Published in Cancer Detection and Prevention 1999; 23(5):417-421.

Correspondence to the Editor: A Case Report - Granulocyte Apheresis as a Possible New Approach in Cancer Therapy: A Pilot Study Involving Two Cases

Takafumi Tabuchi, M.D.,a Hideyuki Ubukata, M.D.,a Abby R. Saniabadi, Ph.D.,b and Tetsuo Soma, M.D.a

a Department of Surgery, Kasumigaura Hospital, Tokyo Medical College, Ibaragi, Japan; and b Japan lmmunoresearch Laboratories, Takasaki, Japan

Address all correspondence and reprint requests to: Takafumi Tabuchi, M.D., Department of Surgery, Kasumigaura Hospital, Tokyo Medical College, 3-20-I Chuo, Ami-machi Inasiki-gun, Ibaragi 300-03, Japan.

ABSTRACT: Patients with advanced cancer often develop immunodeficiency, which may be associated with granulocytosis. The granulocytes have the potential to deplete cytotoxic T cells and this can result in accelerated tumour growth and metastasis. To eliminate the excess granulocytes using granulocyte apheresis in patients with elevated granulocyte to lymphocyte ratios, 2 patients with recurrent metastatic tumours, were selected. Granulocyte apheresis was performed by extracorporeal vein-to-vein circulation with the G-1 granulocyte and monocyte/macrophage apheresis column filled with cellulose acetate beads, each 2 mm in diameter to absorb granulocytes and monocytes/macrophages. The patients received 1 or 2 apheresis of 30 to 50 mm duration per week, at a flow rate of 30-50 ml/mm, with 15 sessions constituting one therapeutic course. Apheresis markedly reduced tumour size and prolonged patient survival time, without causing any serious adverse event. The results of the present study suggest that granulocyte and monocyte/macrophage apheresis may be beneficial in patients with metastasising tumours.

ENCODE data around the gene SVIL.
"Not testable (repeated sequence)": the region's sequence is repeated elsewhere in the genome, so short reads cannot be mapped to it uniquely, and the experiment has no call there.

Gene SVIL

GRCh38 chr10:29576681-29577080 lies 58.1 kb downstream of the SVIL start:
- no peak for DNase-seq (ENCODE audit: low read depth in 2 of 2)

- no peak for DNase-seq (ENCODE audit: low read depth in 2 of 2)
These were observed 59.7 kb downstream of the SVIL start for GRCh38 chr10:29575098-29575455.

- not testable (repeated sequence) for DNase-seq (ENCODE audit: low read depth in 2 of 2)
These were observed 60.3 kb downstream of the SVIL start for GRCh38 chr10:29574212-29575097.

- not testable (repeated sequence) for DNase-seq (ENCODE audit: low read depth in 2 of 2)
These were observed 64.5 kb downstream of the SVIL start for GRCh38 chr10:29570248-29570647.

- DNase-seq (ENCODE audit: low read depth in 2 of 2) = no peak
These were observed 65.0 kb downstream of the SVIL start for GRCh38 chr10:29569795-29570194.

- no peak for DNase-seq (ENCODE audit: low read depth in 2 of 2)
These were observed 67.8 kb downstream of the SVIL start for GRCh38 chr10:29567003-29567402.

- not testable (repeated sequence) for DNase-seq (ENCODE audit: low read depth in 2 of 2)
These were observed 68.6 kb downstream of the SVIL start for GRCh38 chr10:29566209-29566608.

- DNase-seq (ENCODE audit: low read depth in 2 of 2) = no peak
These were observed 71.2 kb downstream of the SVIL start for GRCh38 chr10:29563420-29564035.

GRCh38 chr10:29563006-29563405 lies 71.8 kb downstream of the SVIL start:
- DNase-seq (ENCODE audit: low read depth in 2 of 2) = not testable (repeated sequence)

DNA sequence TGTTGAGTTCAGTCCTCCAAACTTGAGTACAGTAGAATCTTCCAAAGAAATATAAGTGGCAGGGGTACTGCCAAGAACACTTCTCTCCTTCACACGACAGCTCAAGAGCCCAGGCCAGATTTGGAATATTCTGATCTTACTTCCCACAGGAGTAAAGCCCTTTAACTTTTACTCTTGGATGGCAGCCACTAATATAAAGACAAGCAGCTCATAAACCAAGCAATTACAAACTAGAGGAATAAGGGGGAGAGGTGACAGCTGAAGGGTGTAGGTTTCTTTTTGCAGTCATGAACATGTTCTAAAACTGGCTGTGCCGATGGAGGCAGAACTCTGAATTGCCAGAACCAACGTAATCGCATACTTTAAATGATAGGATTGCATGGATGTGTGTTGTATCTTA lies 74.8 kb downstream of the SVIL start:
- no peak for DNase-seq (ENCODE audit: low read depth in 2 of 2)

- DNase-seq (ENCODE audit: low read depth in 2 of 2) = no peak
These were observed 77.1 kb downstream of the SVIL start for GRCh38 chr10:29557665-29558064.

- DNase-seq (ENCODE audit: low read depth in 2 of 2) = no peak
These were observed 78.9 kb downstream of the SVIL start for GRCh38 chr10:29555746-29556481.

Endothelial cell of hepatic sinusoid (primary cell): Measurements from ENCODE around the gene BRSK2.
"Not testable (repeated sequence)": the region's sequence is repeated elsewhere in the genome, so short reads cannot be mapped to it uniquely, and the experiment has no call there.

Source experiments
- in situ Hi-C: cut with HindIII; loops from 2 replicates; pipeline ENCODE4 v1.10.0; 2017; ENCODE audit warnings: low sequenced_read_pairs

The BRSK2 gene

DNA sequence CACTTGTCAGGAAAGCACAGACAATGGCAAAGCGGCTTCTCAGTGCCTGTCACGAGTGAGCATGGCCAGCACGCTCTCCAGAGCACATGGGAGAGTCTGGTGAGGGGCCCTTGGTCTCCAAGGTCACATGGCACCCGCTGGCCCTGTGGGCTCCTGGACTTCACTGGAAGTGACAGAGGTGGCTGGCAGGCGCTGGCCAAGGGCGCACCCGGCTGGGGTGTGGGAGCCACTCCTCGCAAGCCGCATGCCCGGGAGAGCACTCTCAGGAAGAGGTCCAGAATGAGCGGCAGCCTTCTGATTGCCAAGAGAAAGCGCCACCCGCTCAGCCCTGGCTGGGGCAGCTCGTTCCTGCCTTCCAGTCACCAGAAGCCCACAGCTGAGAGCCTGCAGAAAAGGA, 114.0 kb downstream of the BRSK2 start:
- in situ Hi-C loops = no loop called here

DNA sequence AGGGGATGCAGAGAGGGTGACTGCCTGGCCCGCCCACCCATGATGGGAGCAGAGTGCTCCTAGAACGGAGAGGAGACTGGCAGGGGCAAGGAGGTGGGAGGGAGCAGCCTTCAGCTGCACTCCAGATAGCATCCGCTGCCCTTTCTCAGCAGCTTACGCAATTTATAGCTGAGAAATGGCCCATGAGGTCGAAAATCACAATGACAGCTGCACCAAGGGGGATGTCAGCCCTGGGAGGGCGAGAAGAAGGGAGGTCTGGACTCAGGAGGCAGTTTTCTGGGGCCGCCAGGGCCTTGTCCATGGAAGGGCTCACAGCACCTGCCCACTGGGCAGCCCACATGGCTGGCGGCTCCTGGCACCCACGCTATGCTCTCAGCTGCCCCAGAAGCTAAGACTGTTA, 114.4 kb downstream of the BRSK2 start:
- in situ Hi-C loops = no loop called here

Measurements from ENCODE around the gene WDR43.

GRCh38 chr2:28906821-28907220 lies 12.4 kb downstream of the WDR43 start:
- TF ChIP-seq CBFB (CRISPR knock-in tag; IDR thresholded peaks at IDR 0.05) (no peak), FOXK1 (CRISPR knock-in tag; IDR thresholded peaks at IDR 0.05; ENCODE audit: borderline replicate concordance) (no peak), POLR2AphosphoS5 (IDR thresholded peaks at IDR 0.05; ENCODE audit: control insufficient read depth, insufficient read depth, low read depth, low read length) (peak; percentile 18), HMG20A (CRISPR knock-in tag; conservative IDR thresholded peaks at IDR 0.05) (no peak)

KEY WORDS: cancer therapy, G- I column, granulocyte apheresis, granulocyte/lymphocyte ratio, granulocytosis.